3. If it did, whether the litigation was connected with the use or management of the holding
  4. If it did, whether as a result of the litigation the tenant ought not to be granted a new tenancy

The decision

The Court of Appeal upheld the decision and denied the grant of a new lease for the following reasons:

  1. The relationship between the Landlord and Tenant had broken down irretrievably, so any future dealings would have to be via solicitors. This was due to the Tenant's history of litigation, and there was no reason to believe that he would cease his campaign if he were granted a new lease.
  2. The "holding" included the shop, the rights of way and the parking. Therefore litigation over the rights of way was sufficient to fall within Section 30(1)(c).
  3. It was necessary to establish substantial breaches of the tenancy or any other reason connected to the Tenant's use and management of the property. The word "or" in Section 30(1)(c) separated the provision into two "disjunctive parts". It is therefore not necessary to find a breach of obligation in order to rely on any other reason connected with the use or management of the holding to oppose renewal.
  4. Following previous decisions, the Court found that the existence of extensive litigation    between landlord and tenant could amount to a reason connected with the Tenant's use and management of the holding. In this particular case, as the litigation itself had concerned rights granted under the tenancy, that litigation was connected to the Tenant's use and management of the holding. However, the mere fact that a landlord and tenant have been in litigation will not automatically lead to a refusal of a new tenancy. Each case will turn on its own facts.
  5. Section 30(1)(c) is deliberately a very broad scope. The control of this scope lies with the Court, and it is for the judge to make what the Court of Appeal called a "value judgment" as to whether the tenant ought to be granted a new lease.
  6. Here, the overall question for the Court of Appeal was whether it would be fair to the Landlord, having regard to the Tenant's past behaviour, for him to be compelled to re-enter into legal relations with the Tenant. The Court found that it would not be fair on the basis that the Tenant's conduct had grotesquely exceeded any reasonable balance.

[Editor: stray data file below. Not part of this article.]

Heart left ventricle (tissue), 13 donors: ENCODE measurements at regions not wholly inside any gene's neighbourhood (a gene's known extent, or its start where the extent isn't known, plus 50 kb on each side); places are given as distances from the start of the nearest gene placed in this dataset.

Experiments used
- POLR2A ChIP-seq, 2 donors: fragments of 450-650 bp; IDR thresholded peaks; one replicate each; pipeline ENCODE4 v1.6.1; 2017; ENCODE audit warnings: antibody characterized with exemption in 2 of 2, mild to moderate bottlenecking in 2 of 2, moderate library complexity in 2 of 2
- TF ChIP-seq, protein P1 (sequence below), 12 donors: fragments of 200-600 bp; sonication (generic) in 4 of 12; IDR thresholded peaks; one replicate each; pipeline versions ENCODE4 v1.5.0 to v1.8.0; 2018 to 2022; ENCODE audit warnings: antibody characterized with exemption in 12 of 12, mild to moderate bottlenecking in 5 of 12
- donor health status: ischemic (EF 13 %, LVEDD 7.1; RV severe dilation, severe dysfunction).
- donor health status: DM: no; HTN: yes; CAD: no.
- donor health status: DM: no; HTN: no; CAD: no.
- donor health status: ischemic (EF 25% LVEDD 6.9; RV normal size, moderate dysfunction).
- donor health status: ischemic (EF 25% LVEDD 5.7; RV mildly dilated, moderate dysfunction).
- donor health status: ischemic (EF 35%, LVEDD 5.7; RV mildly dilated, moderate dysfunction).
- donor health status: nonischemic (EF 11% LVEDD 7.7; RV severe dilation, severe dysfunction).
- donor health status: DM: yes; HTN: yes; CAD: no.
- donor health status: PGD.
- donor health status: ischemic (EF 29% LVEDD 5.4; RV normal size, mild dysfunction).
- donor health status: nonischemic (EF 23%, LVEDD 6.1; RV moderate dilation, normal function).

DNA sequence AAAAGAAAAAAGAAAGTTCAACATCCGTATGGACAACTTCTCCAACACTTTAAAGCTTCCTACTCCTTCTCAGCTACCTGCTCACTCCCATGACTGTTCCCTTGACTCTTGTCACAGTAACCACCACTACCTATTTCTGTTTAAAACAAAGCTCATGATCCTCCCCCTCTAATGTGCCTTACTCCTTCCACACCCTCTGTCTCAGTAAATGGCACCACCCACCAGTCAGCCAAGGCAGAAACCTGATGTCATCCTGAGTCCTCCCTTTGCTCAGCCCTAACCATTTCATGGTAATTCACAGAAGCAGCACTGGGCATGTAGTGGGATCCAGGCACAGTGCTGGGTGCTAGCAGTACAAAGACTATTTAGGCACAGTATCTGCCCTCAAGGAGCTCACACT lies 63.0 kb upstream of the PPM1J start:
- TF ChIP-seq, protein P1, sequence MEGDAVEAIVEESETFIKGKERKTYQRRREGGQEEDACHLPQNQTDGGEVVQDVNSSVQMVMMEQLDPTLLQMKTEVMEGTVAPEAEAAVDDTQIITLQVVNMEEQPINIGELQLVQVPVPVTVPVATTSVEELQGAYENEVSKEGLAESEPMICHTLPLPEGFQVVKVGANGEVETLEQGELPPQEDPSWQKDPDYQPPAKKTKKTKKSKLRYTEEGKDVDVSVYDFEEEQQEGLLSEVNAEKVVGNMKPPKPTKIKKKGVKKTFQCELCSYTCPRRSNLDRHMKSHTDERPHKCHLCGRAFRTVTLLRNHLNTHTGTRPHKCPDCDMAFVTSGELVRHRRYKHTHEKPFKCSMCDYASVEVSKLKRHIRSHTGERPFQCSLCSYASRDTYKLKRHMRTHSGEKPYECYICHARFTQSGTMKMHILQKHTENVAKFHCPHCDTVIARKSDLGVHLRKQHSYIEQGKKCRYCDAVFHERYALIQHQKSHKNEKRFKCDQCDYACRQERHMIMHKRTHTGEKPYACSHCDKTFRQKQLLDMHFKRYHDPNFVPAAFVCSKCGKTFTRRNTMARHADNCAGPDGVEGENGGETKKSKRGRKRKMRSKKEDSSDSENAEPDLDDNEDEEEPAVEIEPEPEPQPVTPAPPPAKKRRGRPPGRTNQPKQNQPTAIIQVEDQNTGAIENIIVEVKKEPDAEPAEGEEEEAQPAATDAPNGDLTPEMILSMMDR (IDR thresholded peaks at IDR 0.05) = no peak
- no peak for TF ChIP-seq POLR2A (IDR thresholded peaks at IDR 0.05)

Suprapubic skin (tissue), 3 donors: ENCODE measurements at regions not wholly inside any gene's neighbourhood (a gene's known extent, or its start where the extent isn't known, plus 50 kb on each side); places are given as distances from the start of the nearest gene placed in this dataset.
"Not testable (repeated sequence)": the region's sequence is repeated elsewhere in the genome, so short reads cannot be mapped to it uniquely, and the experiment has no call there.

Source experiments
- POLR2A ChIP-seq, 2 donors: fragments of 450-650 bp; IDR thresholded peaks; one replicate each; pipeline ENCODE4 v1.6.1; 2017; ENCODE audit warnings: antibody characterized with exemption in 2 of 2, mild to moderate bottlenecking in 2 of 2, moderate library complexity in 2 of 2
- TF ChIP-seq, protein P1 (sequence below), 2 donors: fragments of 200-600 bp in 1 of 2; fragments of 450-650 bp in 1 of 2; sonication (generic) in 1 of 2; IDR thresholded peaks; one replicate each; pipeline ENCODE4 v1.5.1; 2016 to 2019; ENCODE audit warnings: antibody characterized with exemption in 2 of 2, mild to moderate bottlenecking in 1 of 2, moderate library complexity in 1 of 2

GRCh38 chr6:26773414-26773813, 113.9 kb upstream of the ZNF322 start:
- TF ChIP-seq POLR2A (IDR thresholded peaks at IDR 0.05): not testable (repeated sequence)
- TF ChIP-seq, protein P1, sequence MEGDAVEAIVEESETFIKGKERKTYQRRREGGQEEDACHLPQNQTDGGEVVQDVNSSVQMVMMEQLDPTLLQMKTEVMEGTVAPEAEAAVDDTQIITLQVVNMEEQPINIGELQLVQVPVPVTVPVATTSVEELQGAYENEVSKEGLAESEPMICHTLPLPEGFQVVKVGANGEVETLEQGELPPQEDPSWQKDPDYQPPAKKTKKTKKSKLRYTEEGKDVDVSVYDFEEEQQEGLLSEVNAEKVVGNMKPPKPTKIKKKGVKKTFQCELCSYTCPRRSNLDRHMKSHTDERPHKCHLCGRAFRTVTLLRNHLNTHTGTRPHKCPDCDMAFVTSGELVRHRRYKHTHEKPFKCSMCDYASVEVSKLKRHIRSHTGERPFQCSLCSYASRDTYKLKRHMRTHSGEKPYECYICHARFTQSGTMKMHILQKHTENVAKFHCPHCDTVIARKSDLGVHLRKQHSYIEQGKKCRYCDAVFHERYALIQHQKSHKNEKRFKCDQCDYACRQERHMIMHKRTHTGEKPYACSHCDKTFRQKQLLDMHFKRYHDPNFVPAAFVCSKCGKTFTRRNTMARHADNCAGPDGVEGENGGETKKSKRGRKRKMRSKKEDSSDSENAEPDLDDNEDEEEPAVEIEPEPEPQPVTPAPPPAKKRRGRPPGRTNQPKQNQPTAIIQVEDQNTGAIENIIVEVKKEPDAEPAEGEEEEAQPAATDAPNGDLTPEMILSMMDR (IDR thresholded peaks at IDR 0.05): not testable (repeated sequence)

Our advice

Given that there is relatively little case law involving the application of section 30(1)(c) of the Act, this case serves as a useful reminder that the ground can still be used to oppose renewal of business tenancies in the right circumstances. However, this will depend entirely upon the facts and history of the tenant's conduct throughout the lease.

Landlords looking to oppose renewal on any ground should consider the tenant's conduct throughout the tenancy to consider whether ground (c) might be applicable. This is particularly attractive to landlords, as no statutory compensation is payable if the Court refuses to grant a new lease on this ground. Consequently early legal advice should be sought if considering terminating a business tenancy.

Similarly, tenants should bear this case in mind. Although the facts and comments made by the Court of Appeal are extreme, nonetheless it is a clear demonstration that poor conduct throughout the tenancy could jeopardise the right to a renewal lease. Again, this could result in the loss of not only the property, but also statutory compensation. Early advice on the rights and obligations of both parties will help the tenant put itself in a stronger position.